From the street, there is little to hint at the transformation that turned this Canberra ugly duckling into a swan.
Having lived in their little brick veneer house in Canberra for ten years before moving to Melbourne, owners Rachel and Kathryn were well aware of its shortcomings when they started planning their return to the national capital.
“It was looking a bit shabby, and we needed more living space and separate spaces for our teenager,” says Kathryn. “Also, the house was very, very hot in summer and cold in winter, largely because of the old aluminium windows.”
Despite those faults, they liked the location, the north-facing orientation and the outlook to playing fields across the street. Their early research suggested they could make some improvements that would help them create a more comfortable and enjoyable home.
“We didn’t want to buy and sell and move,” Kathryn says. “We did initially consider knocking down and rebuilding, but we wanted the most cost-effective option, and we were happy to use the existing fabric of this house to make it into what we needed. That involved raising the performance in terms of passive heating and cooling, so that it would be more energy efficient and environmentally friendly.”
Rachel’s research led the couple to the team at Light House Architecture & Science, who have retrofitted many Canberra homes to deliver better spatial and thermal performance without resorting to wholesale demolition.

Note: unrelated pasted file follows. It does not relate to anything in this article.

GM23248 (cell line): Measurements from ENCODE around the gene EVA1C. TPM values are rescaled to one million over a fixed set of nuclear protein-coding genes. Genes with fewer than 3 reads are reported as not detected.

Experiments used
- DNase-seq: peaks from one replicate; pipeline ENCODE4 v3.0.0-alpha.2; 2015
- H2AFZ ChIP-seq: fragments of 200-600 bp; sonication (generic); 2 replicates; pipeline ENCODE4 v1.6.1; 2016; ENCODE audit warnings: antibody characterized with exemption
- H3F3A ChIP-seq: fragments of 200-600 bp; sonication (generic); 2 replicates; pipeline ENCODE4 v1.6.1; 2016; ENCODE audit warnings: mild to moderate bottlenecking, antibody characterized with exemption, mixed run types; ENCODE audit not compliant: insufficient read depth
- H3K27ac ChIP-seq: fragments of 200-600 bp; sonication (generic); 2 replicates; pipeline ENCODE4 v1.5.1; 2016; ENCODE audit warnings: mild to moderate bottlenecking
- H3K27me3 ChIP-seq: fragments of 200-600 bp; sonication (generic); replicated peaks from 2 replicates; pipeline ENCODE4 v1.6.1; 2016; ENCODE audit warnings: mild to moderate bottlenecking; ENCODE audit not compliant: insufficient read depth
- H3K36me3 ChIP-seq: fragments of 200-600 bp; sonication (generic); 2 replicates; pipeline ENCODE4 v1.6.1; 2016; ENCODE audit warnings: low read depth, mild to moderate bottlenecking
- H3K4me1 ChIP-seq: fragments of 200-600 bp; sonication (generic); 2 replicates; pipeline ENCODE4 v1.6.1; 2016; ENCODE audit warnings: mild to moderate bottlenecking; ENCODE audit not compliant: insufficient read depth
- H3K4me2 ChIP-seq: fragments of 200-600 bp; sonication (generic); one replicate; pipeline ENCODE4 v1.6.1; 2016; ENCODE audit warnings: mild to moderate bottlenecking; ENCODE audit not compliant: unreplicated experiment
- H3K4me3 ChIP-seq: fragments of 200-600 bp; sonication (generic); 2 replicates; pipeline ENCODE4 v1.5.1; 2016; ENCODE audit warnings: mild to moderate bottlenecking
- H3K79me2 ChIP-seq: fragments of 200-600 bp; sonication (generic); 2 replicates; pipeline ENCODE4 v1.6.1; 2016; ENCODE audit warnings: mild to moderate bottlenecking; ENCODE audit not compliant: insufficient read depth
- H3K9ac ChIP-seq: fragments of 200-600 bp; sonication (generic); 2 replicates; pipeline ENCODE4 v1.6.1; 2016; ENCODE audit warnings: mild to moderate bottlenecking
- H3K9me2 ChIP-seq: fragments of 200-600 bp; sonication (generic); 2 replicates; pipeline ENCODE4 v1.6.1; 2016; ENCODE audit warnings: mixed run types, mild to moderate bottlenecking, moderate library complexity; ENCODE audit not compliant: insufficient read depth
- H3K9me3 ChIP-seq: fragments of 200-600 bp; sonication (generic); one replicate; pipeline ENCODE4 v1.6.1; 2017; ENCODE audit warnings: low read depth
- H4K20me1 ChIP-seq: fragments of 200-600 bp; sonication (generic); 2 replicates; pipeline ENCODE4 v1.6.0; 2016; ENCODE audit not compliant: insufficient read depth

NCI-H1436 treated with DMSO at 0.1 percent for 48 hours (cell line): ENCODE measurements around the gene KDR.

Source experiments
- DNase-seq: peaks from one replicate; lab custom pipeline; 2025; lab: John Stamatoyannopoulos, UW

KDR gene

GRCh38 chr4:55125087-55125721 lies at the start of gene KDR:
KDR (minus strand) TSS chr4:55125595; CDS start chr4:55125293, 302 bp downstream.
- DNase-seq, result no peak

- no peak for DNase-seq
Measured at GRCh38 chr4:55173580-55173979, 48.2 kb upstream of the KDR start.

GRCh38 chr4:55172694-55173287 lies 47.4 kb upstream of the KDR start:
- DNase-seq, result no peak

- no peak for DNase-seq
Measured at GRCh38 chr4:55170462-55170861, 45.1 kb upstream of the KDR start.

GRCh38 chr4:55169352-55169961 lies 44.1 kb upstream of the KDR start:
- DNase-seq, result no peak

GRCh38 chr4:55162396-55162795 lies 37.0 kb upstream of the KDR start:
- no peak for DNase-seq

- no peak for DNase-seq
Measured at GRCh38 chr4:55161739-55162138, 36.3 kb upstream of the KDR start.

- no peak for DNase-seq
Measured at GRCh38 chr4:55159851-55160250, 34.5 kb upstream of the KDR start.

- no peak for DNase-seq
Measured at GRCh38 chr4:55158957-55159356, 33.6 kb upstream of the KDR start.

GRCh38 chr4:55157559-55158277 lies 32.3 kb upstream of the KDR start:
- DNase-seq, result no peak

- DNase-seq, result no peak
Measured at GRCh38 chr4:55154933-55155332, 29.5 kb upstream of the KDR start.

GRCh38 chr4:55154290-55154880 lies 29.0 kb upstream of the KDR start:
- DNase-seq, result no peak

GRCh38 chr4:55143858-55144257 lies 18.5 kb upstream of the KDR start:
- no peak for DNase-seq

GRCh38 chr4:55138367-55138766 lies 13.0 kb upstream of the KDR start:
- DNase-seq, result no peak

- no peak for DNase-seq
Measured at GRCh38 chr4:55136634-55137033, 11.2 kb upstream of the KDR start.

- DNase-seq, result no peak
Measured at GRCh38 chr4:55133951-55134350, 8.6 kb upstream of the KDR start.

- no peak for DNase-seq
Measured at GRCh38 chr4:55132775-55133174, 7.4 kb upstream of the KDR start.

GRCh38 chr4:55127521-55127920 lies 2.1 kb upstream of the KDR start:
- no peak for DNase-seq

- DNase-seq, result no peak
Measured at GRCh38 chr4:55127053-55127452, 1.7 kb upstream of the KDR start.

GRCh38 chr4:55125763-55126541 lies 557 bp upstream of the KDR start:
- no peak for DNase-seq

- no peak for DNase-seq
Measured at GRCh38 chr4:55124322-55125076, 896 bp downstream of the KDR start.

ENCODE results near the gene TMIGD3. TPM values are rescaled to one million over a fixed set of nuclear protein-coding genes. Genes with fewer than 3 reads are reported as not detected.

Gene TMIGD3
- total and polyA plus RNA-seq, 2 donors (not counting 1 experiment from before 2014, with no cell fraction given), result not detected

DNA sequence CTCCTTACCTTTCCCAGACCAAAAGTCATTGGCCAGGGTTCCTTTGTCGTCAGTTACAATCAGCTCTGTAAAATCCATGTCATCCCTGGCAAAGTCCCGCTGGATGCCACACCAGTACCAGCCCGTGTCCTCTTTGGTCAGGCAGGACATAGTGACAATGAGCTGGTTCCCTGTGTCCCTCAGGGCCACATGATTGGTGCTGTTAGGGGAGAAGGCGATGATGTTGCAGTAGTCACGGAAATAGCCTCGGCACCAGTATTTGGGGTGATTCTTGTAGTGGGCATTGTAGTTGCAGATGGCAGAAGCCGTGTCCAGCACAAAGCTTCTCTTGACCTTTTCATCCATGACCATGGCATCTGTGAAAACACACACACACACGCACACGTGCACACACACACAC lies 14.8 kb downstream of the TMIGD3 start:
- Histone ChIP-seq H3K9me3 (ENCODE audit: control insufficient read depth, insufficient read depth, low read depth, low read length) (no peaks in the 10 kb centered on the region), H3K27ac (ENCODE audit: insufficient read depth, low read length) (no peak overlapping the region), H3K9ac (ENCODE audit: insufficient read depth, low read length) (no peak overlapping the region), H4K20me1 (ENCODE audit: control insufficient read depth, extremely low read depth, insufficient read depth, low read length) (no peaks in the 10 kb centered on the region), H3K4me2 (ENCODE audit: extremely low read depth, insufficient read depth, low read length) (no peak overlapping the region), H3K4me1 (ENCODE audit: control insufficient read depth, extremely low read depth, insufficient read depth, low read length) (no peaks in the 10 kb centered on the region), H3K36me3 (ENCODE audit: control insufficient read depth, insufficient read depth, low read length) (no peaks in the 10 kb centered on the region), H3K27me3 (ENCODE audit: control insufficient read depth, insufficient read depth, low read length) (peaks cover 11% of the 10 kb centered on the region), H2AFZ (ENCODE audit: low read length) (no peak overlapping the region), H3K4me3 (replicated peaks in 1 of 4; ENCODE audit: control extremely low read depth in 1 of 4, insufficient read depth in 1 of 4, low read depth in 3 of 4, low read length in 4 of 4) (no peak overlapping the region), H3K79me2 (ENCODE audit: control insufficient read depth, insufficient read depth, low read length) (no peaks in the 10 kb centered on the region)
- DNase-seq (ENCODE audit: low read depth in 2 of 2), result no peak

The couple worked with Light House owner and chief building scientist Jenny Edwards and architect Duncan Hall on the project. “We are now focusing on not knocking down homes unless we really have to,” says Duncan. “There is so much potential to increase the comfort and performance of lots of pretty uninviting building stock, and each existing house out there represents a massive investment in material, money and carbon – too much to scrap and send to landfill.”
To start the design process, Kathryn and Rachel completed an online questionnaire to determine what they liked and didn’t like about their current house. “Then we met with Jenny and Duncan and they talked about the thermal properties and orientation, and how the house would behave in summer and winter,” Kathryn recalls.
One of the main problems they identified was that the existing study in the south-west corner was too small to function as a third bedroom, so Duncan proposed extending it slightly beyond the western edge of the house. Previously dark and cool, the room now captures northern light and cross-flow breezes thanks to carefully positioned windows in its northern and southern walls. The enlarged space now serves comfortably as a second living room, library, guest bedroom, craft room and study. An elevated loft bed accessed via a ladder takes advantage of the high raked ceiling, and a daybed makes the most of the space below it.